Profiles in Recovery
Feeling guilty and hopeless after a weekend of closet drinking while caring for her two small children, Wandrei was ready to make a change. “I finally admitted to myself that I was not going to be able to stop without outside help, and signed myself up for an outpatient treatment program,” she says.
The final day of treatment was another turning point. Wandrei told her family the whole truth – that she was being treated for marijuana as well as alcohol addiction, and feared she might relapse since her husband at the time was still using drugs.
“With the support of my counselor and the women in my treatment group, I went home, packed up my kids, left my husband, and told my family everything,” Wandrei says. “It was the hardest thing I’ve ever done, but my recovery truly started that day, when the truth set me free and I regained my integrity.”
What I lost to addiction:
I was deep in my addiction to alcohol and marijuana when both of my sons were babies and toddlers. I missed out on fully enjoying and being wholly present for them in that short time when they were so little. I also lost my integrity because I hid my use for years and lied to friends and family about my addiction.
What worked for me:
Intensive outpatient treatment and the support of Women for Sobriety (WFS), an abstinence-based recovery program for women. WFS’s New Life Program helped me shift from feeling I was at the mercy of my negative thoughts to using positive thinking to create a life that I love.
I have sustained my recovery for four years by regularly attending WFS meetings, and am now a meeting moderator. I also see a therapist and exercise regularly as a form of self-care. I find exercise really helps me manage my mental health as well as provide physical well-being.
Rules I live by:
Keep recovery at the top of my priority list. When facing life changes or making big decisions, I consider whether or not they will support my sobriety and act accordingly. Act with integrity.
My bucket list:
Work to reduce the stigma of addiction by living out loud in recovery without shame. Travel far and wide and use my creative talents to share my recovery story and give hope to those still struggling with addiction.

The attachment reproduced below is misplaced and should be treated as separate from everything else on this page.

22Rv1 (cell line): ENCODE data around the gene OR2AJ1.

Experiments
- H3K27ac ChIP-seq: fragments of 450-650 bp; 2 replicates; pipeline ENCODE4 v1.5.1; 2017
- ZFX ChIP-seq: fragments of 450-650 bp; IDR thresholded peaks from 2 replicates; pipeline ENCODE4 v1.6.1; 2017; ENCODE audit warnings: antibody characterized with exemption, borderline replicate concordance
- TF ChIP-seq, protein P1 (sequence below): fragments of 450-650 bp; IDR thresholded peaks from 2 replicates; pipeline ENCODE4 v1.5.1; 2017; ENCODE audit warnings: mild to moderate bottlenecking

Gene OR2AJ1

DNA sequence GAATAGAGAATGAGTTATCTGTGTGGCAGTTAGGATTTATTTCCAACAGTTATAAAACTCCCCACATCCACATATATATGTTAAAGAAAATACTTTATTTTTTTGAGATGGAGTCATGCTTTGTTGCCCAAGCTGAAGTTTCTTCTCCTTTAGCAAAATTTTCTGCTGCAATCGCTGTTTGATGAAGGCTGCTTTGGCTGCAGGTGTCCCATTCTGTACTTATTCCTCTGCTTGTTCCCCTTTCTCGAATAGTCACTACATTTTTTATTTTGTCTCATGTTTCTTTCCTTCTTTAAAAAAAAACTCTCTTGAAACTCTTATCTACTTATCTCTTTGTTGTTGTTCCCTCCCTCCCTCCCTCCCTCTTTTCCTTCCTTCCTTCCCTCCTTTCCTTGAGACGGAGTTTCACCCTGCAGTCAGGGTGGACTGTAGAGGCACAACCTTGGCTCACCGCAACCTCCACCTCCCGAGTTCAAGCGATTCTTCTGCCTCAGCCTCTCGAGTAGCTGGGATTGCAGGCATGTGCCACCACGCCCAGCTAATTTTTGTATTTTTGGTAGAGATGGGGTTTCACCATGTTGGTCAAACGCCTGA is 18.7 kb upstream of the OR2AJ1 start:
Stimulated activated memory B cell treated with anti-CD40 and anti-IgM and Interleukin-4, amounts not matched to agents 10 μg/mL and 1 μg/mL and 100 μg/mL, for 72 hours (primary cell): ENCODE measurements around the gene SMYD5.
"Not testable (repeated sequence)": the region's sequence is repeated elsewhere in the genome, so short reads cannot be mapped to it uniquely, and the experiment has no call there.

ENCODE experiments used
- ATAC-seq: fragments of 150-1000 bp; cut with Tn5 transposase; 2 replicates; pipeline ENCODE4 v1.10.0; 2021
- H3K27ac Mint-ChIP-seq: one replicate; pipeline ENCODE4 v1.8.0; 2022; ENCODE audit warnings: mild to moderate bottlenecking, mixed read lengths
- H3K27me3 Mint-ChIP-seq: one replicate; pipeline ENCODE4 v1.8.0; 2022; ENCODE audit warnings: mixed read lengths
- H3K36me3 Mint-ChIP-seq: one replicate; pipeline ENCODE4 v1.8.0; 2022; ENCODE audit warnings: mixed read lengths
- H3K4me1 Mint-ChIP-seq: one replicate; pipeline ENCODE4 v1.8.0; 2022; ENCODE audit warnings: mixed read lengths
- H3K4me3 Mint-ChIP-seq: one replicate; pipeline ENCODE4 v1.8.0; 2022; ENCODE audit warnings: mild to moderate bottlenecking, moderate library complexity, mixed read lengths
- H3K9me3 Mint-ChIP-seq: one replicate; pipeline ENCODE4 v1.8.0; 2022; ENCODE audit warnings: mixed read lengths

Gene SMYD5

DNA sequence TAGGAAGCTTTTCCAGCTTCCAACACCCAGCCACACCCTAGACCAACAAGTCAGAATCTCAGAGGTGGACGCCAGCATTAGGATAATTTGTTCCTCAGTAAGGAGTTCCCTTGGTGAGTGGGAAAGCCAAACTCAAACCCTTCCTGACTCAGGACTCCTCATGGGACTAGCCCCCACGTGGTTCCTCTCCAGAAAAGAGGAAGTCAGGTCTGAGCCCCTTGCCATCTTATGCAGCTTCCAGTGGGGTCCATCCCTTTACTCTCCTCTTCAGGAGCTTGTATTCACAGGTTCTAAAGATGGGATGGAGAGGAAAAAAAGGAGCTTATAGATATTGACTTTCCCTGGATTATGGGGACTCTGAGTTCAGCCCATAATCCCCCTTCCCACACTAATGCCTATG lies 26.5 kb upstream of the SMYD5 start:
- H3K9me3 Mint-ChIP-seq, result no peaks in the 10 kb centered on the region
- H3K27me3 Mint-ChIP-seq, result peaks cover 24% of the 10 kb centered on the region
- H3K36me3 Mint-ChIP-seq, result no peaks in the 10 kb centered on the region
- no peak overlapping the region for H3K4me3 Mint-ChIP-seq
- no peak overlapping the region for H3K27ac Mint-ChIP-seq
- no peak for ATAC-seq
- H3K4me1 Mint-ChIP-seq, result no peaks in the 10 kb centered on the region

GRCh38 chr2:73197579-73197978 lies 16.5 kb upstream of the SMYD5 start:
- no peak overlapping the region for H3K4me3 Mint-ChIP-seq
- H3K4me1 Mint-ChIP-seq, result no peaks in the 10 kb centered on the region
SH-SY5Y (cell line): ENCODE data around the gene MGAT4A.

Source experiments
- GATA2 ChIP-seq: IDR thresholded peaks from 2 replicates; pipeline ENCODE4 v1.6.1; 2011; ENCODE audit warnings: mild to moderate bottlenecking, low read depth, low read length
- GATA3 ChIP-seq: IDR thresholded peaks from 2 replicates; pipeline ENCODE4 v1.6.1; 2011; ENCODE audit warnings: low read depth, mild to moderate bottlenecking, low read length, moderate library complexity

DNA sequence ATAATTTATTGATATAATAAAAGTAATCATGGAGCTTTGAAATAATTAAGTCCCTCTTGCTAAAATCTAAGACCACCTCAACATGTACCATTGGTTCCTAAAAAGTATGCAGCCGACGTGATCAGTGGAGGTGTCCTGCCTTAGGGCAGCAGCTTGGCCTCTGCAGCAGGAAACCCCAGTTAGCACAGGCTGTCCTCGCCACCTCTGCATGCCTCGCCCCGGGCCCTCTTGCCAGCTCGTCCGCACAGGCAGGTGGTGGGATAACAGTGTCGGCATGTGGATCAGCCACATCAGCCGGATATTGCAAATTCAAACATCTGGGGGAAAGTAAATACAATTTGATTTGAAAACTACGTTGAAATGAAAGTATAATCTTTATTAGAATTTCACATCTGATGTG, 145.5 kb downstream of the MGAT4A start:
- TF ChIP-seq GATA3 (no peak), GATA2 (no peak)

Favorite recovery quote:
“Problems bother me only to the degree I permit them to” ~ Jean Kirkpatrick, Women for Sobriety founder (WFS Sobriety Acceptance Statement #4)
When cravings come:
I acknowledge them, but remind myself that they are only thoughts. I tell a friend or loved one, because talking about it helps me feel accountable to myself and reminds me that I am not alone in my addiction anymore – I have support. Speaking about cravings aloud and not hiding them decreases their power because doing so takes away their secrecy.
Best advice for newbies:
Find and use as many tools as possible to support your recovery. That way, when you’re feeling fragile, you have multiple resources to help you through difficult times. These can include going to a treatment program, attending meetings, having a phone list of supportive people, journaling, seeing a therapist, having a sponsor, meditating, making time for self-care, and finding inspiring books or podcasts.
Becoming a Women For Sobriety meeting moderator. The feeling that I have learned something from being in recovery for four years and actually have something to share with others is rather amazing.
Thoughts on relapse:
A relapse is not failure, and does not mean you are starting over at square one. It does not negate all of the work you did and everything you learned during your sober period before the relapse. Use it as a learning opportunity, and then move on. The way you react to the relapse will have more of an impact on your recovery than the fact that it happened.
SHED THE STIGMA:
If you’re a person in long-term recovery who wants to share your insights, please contact us at [email protected].